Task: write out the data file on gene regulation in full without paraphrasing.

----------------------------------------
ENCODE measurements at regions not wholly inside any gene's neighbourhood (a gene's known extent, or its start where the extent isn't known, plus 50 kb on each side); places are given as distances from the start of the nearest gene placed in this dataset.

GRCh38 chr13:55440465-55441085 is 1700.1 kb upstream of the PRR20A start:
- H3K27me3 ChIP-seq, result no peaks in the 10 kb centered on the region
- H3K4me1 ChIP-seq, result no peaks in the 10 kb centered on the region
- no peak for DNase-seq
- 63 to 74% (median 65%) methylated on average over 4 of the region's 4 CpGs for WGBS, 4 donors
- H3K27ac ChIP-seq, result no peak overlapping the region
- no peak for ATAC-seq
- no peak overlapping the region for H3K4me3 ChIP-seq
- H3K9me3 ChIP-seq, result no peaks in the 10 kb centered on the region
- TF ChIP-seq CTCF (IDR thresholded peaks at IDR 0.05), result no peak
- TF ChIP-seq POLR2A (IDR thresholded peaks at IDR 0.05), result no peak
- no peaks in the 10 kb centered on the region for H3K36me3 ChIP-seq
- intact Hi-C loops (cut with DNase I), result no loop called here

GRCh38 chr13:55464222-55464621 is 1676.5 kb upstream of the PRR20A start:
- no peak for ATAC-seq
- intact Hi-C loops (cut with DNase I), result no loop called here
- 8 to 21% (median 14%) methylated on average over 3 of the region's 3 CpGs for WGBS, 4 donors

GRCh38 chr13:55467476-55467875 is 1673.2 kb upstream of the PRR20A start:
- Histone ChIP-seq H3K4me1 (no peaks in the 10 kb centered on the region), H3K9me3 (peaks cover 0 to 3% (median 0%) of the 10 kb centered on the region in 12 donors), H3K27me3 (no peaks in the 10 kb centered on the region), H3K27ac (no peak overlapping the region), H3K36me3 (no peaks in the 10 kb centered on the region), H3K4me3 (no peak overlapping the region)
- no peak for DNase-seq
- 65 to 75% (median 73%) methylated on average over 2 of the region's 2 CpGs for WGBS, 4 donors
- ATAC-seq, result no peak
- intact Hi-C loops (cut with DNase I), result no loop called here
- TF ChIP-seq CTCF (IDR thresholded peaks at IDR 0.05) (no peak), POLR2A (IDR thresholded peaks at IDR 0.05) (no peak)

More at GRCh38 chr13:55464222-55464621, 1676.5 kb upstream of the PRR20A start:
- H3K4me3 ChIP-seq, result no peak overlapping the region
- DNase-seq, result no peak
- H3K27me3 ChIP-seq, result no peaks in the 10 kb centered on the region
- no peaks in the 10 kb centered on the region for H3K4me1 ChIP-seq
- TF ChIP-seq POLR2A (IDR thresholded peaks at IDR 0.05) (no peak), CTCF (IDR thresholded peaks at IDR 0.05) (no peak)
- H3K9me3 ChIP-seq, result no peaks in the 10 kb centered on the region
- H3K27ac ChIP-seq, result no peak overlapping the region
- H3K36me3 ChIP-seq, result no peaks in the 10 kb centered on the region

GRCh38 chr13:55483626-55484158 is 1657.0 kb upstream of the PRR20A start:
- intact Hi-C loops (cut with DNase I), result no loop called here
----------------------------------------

ENCODE measurements at regions not wholly inside any gene's neighbourhood (a gene's known extent, or its start where the extent isn't known, plus 50 kb on each side); places are given as distances from the start of the nearest gene placed in this dataset.

GRCh38 chr13:55440465-55441085 is 1700.1 kb upstream of the PRR20A start:
- H3K27me3 ChIP-seq, result no peaks in the 10 kb centered on the region
- H3K4me1 ChIP-seq, result no peaks in the 10 kb centered on the region
- no peak for DNase-seq
- 63 to 74% (median 65%) methylated on average over 4 of the region's 4 CpGs for WGBS, 4 donors
- H3K27ac ChIP-seq, result no peak overlapping the region
- no peak for ATAC-seq
- no peak overlapping the region for H3K4me3 ChIP-seq
- H3K9me3 ChIP-seq, result no peaks in the 10 kb centered on the region
- TF ChIP-seq CTCF (IDR thresholded peaks at IDR 0.05), result no peak
- TF ChIP-seq POLR2A (IDR thresholded peaks at IDR 0.05), result no peak
- no peaks in the 10 kb centered on the region for H3K36me3 ChIP-seq
- intact Hi-C loops (cut with DNase I), result no loop called here

GRCh38 chr13:55464222-55464621 is 1676.5 kb upstream of the PRR20A start:
- no peak for ATAC-seq
- intact Hi-C loops (cut with DNase I), result no loop called here
- 8 to 21% (median 14%) methylated on average over 3 of the region's 3 CpGs for WGBS, 4 donors

GRCh38 chr13:55467476-55467875 is 1673.2 kb upstream of the PRR20A start:
- Histone ChIP-seq H3K4me1 (no peaks in the 10 kb centered on the region), H3K9me3 (peaks cover 0 to 3% (median 0%) of the 10 kb centered on the region in 12 donors), H3K27me3 (no peaks in the 10 kb centered on the region), H3K27ac (no peak overlapping the region), H3K36me3 (no peaks in the 10 kb centered on the region), H3K4me3 (no peak overlapping the region)
- no peak for DNase-seq
- 65 to 75% (median 73%) methylated on average over 2 of the region's 2 CpGs for WGBS, 4 donors
- ATAC-seq, result no peak
- intact Hi-C loops (cut with DNase I), result no loop called here
- TF ChIP-seq CTCF (IDR thresholded peaks at IDR 0.05) (no peak), POLR2A (IDR thresholded peaks at IDR 0.05) (no peak)

More at GRCh38 chr13:55464222-55464621, 1676.5 kb upstream of the PRR20A start:
- H3K4me3 ChIP-seq, result no peak overlapping the region
- DNase-seq, result no peak
- H3K27me3 ChIP-seq, result no peaks in the 10 kb centered on the region
- no peaks in the 10 kb centered on the region for H3K4me1 ChIP-seq
- TF ChIP-seq POLR2A (IDR thresholded peaks at IDR 0.05) (no peak), CTCF (IDR thresholded peaks at IDR 0.05) (no peak)
- H3K9me3 ChIP-seq, result no peaks in the 10 kb centered on the region
- H3K27ac ChIP-seq, result no peak overlapping the region
- H3K36me3 ChIP-seq, result no peaks in the 10 kb centered on the region

GRCh38 chr13:55483626-55484158 is 1657.0 kb upstream of the PRR20A start:
- intact Hi-C loops (cut with DNase I), result no loop called here